These moments of walking blogginess have been brought to you, as a public service, by Lynne Cantwell. Get vaxxed! And get some better masks!

Sunday, January 16, 2022

How to start living ethically.

I'm a little bit fried tonight. Pretty sure I've mentioned that I'm temping for the New Mexico Legislature as a legal proofreader again this year. The 2022 regular session starts Tuesday, so we've swung into session mode -- which is to say we're working seven days a week until it's all over on February 17th. It's fun and mostly interesting, but exhausting. I'm already tired, and the session hasn't even started yet.

So I was grateful when I checked the comments on last week's post on making the mundane sacred and discovered a great follow-up question: "But to start living ethically, does one need to articulate their morals clearly to themselves so they are aware of living intentionally?"

It sure looked like a blog post topic to me (thanks, Jo!), and I didn't have anything else teed up. (I did have a couple of ideas, but they're both Curmudgeon's Corner material and they could probably stand to ripen a little anyhow.) So here's my response:

If you believe it would be a good thing to live ethically and you would like to do so, then yes, you should spend some time working out your own moral code.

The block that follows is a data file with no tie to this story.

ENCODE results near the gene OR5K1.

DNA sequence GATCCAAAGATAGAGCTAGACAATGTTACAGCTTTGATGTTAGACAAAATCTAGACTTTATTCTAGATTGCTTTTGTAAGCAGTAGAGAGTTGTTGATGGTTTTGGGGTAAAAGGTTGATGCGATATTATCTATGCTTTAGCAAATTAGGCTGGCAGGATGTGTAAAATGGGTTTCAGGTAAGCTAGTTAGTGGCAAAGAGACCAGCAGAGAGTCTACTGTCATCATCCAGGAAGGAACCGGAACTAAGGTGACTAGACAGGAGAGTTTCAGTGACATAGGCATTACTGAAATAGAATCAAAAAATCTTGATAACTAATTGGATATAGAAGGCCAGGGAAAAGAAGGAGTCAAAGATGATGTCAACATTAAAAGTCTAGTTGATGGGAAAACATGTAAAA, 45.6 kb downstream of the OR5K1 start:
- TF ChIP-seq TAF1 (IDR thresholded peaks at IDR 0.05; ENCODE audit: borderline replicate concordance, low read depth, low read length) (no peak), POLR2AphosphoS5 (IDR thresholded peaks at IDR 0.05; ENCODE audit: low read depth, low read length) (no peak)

Teodoraturovic | Wikimedia Commons | CC 4.0
Notice I said your own moral code. Now, lots of people adopt the moral code they were taught as children. Maybe their parents taught it to them, or maybe they learned it in church, or maybe they soaked it up from TV or the kids around them or Western civilization in general. That's a moral code, certainly, and a lot of folks just stop there.

But many folks, as they mature, begin to question some of the tenets of this hand-me-down morality. I'm not talking about theosophical questions like the nature of deity or how many angels can dance on the head of a pin -- although people question those things, too. What I mean is things like whether abortion is wrong. Or whether gay marriage should continue to be legal. Or whether the poor deserve to be poor. Or how rich is too rich. That sort of thing.

It often comes to a point where folks with these questions decide their beliefs about these things differ profoundly from beliefs held by those around them. But then they experience cognitive dissonance: Should they stick with the religion they were brought up in because all of their friends and family still follow it? Or do they turn away? And if they do leave the church, how do they orient their personal moral compass? Where is their true north?

For some folks in this situation, joining a different church is enough. But some bail from monotheism entirely.

I'm of the opinion that you don't need to be religious to live a moral life. It's a truism, I think, that many atheists and agnostics live more ethically than a lot of religious people. The difference is that the folks who have broken away from the religious mindset have spent time thinking about where their moral true north is -- and with any luck, they're then able to orient their lives around it.